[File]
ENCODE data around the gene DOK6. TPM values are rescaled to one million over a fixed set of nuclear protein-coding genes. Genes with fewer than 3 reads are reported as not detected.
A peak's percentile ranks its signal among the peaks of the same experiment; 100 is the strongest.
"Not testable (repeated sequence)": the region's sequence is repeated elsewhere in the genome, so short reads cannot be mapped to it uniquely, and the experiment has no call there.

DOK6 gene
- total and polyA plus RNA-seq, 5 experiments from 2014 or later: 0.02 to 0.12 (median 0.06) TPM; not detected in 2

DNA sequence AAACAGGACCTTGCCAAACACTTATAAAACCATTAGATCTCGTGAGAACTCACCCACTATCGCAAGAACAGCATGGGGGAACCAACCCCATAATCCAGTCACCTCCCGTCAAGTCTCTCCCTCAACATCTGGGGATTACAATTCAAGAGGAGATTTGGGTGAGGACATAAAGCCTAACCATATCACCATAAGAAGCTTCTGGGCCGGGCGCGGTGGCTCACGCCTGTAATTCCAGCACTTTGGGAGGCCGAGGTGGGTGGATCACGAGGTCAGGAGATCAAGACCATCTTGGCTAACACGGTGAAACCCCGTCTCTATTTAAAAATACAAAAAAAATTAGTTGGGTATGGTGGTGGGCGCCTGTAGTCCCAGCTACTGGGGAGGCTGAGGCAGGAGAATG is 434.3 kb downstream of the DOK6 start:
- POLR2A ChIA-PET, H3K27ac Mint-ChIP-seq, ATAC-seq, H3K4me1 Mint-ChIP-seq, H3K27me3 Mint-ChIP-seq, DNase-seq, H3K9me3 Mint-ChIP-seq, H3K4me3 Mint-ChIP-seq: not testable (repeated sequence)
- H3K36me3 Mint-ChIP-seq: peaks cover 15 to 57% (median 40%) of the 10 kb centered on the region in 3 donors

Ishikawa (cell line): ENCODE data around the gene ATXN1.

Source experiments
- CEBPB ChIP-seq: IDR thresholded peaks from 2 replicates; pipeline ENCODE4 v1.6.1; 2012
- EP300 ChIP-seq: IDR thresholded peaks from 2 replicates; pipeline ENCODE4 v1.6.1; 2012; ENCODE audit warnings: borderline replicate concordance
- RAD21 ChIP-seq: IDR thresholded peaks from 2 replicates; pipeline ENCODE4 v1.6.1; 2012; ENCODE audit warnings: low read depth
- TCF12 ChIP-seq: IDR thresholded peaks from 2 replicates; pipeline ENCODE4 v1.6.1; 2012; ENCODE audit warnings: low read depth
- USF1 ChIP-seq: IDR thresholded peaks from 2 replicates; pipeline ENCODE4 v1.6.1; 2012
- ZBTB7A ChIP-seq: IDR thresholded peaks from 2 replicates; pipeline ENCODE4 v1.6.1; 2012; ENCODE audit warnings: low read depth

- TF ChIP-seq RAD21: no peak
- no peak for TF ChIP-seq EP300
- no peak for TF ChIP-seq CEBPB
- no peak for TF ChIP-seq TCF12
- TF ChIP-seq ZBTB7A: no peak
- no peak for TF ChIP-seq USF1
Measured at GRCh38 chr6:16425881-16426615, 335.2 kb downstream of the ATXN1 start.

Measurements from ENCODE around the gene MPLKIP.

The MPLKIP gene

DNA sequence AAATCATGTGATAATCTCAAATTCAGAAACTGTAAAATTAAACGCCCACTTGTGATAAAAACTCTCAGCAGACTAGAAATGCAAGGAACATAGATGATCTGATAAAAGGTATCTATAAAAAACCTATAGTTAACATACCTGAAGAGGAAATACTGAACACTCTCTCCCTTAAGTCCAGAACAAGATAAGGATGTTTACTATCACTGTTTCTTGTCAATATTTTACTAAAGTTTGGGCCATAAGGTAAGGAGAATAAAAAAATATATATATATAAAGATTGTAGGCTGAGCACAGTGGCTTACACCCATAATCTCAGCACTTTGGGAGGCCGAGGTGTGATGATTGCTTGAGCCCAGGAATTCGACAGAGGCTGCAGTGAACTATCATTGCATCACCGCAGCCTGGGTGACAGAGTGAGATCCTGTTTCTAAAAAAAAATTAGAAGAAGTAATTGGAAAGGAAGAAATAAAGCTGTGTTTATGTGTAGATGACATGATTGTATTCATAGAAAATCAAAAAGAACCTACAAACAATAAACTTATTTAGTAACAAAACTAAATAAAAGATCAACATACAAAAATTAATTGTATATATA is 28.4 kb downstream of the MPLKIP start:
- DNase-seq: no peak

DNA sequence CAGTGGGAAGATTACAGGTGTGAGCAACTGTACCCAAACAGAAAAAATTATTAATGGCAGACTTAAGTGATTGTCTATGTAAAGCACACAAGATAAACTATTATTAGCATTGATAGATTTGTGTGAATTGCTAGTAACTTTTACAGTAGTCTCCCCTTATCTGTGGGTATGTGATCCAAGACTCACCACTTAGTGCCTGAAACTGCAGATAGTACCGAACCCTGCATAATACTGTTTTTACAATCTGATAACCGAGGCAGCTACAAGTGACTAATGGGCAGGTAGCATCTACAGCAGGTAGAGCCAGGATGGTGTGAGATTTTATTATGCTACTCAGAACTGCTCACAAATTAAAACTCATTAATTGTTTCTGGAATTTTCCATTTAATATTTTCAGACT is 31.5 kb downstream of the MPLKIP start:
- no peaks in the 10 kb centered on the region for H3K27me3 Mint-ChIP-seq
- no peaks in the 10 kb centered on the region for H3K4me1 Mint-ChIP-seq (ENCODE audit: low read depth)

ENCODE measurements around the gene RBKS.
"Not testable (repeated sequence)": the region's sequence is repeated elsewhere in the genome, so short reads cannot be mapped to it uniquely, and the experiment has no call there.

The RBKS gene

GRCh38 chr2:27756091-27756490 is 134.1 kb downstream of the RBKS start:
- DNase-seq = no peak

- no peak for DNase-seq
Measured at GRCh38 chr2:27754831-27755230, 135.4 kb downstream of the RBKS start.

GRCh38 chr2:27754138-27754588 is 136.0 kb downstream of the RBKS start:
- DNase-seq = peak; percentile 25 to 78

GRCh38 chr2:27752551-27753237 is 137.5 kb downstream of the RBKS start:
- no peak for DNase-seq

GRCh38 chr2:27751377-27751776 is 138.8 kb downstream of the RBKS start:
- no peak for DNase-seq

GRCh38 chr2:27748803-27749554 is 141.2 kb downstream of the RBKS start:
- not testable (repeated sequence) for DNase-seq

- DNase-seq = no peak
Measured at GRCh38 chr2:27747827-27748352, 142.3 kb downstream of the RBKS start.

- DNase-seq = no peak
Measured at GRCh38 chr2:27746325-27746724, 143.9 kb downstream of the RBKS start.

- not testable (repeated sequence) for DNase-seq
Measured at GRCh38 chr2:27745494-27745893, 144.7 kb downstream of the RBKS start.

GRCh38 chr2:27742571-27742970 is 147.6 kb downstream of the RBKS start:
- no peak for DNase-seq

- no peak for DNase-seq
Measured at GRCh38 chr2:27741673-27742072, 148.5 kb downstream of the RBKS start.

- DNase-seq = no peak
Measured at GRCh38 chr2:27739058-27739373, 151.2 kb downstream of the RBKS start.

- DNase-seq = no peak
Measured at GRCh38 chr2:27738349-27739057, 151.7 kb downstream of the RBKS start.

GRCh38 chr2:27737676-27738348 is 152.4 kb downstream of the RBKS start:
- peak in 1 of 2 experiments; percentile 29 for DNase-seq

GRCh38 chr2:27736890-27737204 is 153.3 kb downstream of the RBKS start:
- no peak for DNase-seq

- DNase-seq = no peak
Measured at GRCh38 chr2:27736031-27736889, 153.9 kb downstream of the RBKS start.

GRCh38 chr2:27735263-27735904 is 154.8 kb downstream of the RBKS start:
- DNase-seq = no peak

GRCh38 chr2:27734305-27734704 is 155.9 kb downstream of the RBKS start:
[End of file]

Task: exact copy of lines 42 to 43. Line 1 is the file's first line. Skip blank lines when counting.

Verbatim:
GRCh38 chr2:27751377-27751776 is 138.8 kb downstream of the RBKS start:
- no peak for DNase-seq